face towards the rain; and except when a change of position brought
his shoes in contact with my hat, he appeared to be asleep. At
last, on some occasion of our stopping, this thing slowly upreared
itself to the height of three feet six, and fixing its eyes on me,
observed in piping accents, with a complaisant yawn, half quenched
in an obliging air of friendly patronage, 'Well now, stranger, I
guess you find this a'most like an English arternoon, hey?'
The scenery, which had been tame enough at first, was, for the last
ten or twelve miles, beautiful. Our road wound through the
pleasant valley of the Susquehanna; the river, dotted with
innumerable green islands, lay upon our right; and on the left, a
steep ascent, craggy with broken rock, and dark with pine trees.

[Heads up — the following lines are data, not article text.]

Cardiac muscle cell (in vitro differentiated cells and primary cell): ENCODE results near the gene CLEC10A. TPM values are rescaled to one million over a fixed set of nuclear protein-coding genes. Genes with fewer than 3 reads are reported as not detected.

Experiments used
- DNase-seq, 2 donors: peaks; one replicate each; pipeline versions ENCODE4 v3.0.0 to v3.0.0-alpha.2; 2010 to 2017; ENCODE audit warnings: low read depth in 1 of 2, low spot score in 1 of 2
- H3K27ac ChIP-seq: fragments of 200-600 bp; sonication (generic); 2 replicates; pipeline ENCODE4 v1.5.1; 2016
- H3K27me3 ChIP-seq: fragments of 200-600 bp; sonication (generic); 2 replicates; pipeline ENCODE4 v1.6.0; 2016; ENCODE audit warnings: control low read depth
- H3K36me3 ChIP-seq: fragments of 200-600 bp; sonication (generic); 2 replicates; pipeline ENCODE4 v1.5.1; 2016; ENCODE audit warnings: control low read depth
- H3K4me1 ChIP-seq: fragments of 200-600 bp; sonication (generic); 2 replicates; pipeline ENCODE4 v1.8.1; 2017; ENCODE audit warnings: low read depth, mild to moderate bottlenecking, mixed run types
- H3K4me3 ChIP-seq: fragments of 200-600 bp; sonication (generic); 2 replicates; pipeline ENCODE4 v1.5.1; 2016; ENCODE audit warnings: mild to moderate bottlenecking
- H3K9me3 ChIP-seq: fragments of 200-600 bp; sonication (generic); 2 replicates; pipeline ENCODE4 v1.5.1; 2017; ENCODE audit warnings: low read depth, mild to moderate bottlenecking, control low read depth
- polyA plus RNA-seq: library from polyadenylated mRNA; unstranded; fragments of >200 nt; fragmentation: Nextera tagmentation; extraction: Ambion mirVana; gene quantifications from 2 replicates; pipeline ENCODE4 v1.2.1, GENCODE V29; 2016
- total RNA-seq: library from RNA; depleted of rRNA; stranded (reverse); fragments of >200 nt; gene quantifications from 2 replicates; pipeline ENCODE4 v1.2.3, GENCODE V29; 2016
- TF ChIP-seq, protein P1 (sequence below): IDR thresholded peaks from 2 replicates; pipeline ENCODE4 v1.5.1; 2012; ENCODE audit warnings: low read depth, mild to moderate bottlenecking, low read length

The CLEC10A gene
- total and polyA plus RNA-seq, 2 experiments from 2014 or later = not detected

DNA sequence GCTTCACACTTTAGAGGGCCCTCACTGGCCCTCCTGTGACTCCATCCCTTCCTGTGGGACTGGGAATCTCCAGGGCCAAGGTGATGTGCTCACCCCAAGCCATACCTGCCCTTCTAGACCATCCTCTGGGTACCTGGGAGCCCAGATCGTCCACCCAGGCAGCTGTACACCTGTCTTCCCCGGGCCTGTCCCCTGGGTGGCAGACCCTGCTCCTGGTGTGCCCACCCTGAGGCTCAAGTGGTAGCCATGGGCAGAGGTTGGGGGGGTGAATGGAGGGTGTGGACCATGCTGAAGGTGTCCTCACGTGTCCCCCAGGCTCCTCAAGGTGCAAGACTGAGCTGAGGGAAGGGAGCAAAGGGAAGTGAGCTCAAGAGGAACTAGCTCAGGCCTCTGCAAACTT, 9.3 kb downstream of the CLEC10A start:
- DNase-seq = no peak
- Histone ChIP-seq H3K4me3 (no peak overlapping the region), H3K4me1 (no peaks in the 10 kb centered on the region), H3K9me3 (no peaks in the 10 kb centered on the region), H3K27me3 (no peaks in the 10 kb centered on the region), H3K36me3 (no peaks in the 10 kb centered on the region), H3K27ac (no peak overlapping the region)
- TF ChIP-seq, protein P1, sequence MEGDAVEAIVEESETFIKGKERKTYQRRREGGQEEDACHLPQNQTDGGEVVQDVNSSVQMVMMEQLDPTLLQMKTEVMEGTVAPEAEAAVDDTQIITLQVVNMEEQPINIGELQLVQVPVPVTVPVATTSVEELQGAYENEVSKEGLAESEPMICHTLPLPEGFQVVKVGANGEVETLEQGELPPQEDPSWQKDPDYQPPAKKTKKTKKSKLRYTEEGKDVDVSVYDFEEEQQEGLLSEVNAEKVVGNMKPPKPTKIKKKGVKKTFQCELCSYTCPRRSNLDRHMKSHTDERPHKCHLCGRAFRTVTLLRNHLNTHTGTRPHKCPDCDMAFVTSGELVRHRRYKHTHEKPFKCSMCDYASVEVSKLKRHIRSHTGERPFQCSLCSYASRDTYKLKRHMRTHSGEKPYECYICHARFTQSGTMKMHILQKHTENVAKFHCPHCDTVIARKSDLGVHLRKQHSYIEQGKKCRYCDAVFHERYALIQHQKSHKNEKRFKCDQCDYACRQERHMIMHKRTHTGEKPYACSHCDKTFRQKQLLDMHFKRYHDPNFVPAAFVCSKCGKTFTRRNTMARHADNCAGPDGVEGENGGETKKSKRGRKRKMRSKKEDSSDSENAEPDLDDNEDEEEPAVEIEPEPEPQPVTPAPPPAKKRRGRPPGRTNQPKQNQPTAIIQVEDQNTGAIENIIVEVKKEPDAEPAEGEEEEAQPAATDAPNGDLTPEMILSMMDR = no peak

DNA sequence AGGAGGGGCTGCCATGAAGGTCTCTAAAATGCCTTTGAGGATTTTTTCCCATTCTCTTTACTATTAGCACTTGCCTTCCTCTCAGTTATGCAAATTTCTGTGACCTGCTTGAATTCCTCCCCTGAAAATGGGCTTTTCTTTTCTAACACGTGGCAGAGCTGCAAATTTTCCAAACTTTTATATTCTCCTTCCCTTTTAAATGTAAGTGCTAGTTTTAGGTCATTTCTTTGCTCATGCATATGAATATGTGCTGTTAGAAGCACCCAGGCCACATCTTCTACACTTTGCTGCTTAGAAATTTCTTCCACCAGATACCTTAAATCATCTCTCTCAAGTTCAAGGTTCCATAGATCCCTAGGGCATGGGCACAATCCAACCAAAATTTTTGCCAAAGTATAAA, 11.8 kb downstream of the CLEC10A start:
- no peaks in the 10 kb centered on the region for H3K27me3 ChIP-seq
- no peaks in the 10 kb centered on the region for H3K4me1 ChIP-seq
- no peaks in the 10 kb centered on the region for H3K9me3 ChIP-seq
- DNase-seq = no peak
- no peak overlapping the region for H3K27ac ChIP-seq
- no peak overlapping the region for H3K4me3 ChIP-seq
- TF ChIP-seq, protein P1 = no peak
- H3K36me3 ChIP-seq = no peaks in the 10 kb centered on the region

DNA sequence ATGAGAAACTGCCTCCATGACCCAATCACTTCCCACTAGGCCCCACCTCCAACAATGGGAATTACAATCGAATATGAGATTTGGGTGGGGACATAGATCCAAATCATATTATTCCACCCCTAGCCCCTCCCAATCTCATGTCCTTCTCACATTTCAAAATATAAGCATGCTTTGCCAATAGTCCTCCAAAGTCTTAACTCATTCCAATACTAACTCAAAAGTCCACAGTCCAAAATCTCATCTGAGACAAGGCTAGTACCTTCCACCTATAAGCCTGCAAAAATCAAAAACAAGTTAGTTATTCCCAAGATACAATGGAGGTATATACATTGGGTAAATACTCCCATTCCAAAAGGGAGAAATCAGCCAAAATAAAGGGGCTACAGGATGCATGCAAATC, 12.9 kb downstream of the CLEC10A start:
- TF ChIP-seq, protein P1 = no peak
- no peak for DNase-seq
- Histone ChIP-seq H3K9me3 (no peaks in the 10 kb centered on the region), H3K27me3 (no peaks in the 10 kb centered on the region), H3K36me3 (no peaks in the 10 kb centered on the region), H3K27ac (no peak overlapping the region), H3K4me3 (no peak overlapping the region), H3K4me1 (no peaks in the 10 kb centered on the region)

The mist, wreathing itself into a hundred fantastic shapes, moved
solemnly upon the water; and the gloom of evening gave to all an
air of mystery and silence which greatly enhanced its natural
We crossed this river by a wooden bridge, roofed and covered in on
all sides, and nearly a mile in length. It was profoundly dark;
perplexed, with great beams, crossing and recrossing it at every
possible angle; and through the broad chinks and crevices in the
floor, the rapid river gleamed, far down below, like a legion of
eyes. We had no lamps; and as the horses stumbled and floundered
through this place, towards the distant speck of dying light, it
seemed interminable. I really could not at first persuade myself
as we rumbled heavily on, filling the bridge with hollow noises,
and I held down my head to save it from the rafters above, but that
I was in a painful dream; for I have often dreamed of toiling
through such places, and as often argued, even at the time, 'this
cannot be reality.'